Some of the most dramatic scenes of the movement for American independence were played out within two blocks of the American Philosophical Society, including the drafting of the Declaration of Independence, its ratification, and distribution. Four of the five members of the drafting committee would become members of the Society, including the two central figures, Thomas Jefferson and Benjamin Franklin (Roger Sherman was the lone non-member), and perhaps more impressively, fifteen members of the APS signed the Declaration. In more obscure ways, too, the Society contributed to the revolutionary platform -- in one case, physically. When the Declaration was read publicly in the State House yard on July 8th, 1776, John Nixon stood on a platform that had been erected by the APS for David Rittenhouse’s observation of the transit of Venus in 1769. As the Declaration was read that day, the crowd cheered and the King’s arms were torn down from the State House, and that evening, all across the city, bonfires blazed amid pealing bells and “other great Demonstrations of Joy.”
As talk of a rupture with Britain grew within the Continental Congress, a delegate from Virginia, Richard Henry Lee, became the first to propose issuing a formal declaration of independence. Unfortunately, only a few days after presenting his proposal, Lee was unexpectedly called home on June 11th to tend to his ailing wife. During his absence, his old friend, Thomas Jefferson, drew up an aggressively eloquent document, producing two or three fair (exact) copies written out in his own hand as a record. As Jefferson submitted his draft to Congress for debate on July 1st, he forwarded one of these fair copies to keep his old friend Lee apprised of events. Lee’s brother, Arthur, later a great diplomat, annotated the margins to record the changes in wording made during the Congressional debates (changes that irked Jefferson), noting everything from small alterations in word choice to the major excision of a passage condemning slavery to appease the delegates from South Carolina and Georgia and (as Jefferson observed) to ease the consciences of those northern delegates who traded in slaves.
Jefferson's draft of the Declaration was donated to the APS on August 19th, 1825, by Richard Henry Lee, Jr., the grandson of Jefferson's friend.
Letter from Thomas Jefferson to Benjamin Franklin requesting review of the Declaration of Independence, June 1776
In this letter, Thomas Jefferson requests that Benjamin Franklin review an “inclosed paper,” most likely Jefferson’s draft of the Declaration of Independence:
The inclosed paper has been read and with some small alterations approved of by the committee. Will Doctr. Franklyn be so good as to peruse it and suggest such alterations as his more enlarged view of the subject will dictate? The paper having been returned to me to change a particular sentiment or two, I propose laying it again before the committee tomorrow morning, if Doctr. Franklyn can think of it before that time.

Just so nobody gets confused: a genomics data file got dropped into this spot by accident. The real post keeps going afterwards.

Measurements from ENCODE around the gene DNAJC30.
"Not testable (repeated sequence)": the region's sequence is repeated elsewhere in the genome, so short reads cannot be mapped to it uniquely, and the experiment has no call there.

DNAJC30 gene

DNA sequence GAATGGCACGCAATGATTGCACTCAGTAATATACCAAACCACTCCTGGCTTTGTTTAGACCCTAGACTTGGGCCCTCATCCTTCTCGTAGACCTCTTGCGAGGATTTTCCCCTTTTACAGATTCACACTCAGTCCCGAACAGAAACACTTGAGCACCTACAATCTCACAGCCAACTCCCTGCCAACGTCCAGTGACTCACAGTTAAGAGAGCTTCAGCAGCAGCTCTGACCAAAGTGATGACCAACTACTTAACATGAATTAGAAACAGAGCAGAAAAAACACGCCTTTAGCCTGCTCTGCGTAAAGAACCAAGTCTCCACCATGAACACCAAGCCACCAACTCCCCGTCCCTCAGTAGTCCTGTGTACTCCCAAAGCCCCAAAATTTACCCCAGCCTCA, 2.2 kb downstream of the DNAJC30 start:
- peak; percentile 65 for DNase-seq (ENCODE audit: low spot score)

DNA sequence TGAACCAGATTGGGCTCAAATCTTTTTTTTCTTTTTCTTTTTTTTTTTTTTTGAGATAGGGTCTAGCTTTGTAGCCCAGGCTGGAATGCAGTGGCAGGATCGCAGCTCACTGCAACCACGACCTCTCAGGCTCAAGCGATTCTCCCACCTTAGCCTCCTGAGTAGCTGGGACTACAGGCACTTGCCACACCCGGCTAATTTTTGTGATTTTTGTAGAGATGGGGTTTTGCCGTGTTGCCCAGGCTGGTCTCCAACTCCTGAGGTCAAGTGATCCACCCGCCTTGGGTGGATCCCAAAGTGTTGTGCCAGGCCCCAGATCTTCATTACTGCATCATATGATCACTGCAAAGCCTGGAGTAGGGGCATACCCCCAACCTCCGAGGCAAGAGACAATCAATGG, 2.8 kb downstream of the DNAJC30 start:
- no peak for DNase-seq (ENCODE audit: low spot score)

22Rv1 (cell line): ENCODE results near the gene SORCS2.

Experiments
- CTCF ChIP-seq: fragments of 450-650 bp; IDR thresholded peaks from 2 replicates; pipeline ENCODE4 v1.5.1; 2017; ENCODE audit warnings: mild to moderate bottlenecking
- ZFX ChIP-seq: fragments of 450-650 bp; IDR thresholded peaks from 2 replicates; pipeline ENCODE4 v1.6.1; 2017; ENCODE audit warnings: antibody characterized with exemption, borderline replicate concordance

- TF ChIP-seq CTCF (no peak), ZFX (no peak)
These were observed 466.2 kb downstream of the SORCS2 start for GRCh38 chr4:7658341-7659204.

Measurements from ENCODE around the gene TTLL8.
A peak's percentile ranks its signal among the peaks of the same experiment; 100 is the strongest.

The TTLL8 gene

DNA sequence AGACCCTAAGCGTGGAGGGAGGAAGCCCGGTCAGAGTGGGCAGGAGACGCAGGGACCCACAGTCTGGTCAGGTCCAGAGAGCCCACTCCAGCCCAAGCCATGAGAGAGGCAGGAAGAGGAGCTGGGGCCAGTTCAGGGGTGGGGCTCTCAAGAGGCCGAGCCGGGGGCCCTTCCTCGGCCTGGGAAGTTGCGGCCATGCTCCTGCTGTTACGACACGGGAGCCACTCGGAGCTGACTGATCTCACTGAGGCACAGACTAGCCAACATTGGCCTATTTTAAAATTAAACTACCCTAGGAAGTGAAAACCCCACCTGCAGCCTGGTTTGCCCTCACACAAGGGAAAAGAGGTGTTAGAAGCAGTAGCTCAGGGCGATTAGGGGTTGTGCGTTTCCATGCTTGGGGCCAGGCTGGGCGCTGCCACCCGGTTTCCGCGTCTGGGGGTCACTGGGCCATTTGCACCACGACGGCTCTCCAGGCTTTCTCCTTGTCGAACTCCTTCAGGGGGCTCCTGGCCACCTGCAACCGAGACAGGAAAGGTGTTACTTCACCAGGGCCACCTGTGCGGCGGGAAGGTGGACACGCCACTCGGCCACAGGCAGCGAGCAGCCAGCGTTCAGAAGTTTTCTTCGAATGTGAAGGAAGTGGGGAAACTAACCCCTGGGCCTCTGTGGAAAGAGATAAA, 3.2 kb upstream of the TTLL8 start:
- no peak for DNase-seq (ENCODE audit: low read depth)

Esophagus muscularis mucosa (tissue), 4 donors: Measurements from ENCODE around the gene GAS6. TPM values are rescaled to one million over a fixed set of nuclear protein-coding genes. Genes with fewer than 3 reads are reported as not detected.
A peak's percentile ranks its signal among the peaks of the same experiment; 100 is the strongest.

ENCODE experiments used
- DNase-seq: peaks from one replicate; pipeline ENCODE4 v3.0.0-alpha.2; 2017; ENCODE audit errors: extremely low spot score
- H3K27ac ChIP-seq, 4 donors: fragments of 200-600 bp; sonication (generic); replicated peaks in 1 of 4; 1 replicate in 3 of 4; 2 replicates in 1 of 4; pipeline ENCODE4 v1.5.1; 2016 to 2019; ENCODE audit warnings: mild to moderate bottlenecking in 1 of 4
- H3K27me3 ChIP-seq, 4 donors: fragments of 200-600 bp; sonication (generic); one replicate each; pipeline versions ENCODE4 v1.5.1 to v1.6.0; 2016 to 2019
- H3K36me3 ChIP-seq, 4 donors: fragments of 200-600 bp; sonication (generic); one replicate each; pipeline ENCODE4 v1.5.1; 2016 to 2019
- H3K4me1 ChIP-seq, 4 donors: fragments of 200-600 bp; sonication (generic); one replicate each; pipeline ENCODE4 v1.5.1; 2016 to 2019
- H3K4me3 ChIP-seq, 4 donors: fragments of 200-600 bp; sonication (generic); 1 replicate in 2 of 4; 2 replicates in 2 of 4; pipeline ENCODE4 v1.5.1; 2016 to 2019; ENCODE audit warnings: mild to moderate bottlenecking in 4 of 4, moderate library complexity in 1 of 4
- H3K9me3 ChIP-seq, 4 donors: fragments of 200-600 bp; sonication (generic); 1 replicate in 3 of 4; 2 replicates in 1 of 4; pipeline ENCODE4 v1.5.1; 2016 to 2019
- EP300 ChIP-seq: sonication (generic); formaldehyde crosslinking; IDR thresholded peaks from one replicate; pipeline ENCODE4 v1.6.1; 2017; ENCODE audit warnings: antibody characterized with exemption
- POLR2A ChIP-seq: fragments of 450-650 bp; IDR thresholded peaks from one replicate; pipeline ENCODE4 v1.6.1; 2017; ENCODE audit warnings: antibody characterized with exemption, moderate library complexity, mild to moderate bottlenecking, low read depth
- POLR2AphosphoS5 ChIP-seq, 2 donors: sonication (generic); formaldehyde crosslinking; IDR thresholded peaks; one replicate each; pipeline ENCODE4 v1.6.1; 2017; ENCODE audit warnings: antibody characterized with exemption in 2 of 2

Jefferson composed several handwritten copies of his drafts, of which five are known to exist today, and sent them to several people, including the other members of the committee, probably with accompanying letters similar to the one featured here. The first complete draft of the Declaration is held at the Library of Congress, though a few years ago a fragment of what is believed to be an earlier draft was found.
First Printing of the Articles of Confederation, 1776
The first frame of government fashioned for the United States was actually framed prior to independence. Its origins can be traced to June 11th, 1776, when a committee was appointed in Congress to draft a structure for the new American government. By July 12th, John Dickinson presented his committee’s proposal, and eighty copies were soon printed for use by the members of Congress. However between the necessities of managing the war and political debate, it was not until March 1st, 1781, that the thirteen soon-to-be-former colonies finally ratified the Articles of Confederation and Perpetual Union Between the States.
While the Articles promised a perpetual union, they did not promise a strong union. The unicameral legislature they created specified that no fewer than two nor more than seven delegates would represent each state, but as a result of allowing each state only one vote, a small state like Rhode Island was accorded equal power with larger states like New York. Even those powers reserved to the general government – foreign affairs, war, the postal service, coinage, credit, and Indian affairs – were severely restricted. Thus almost from the moment of ratification, the general government sought to replace the Articles with a more powerful instrument, reserving greater power to the general government. The Articles expired on March 1st, 1789, when they were replaced by the current Constitution.
The APS copy of the first printing of the Articles of Confederation, 1776, was purchased from the Library of Benjamin Franklin in 1803, and the notations that appear on the document are Franklin’s own. Of the eighty copies printed, perhaps fewer than half survive.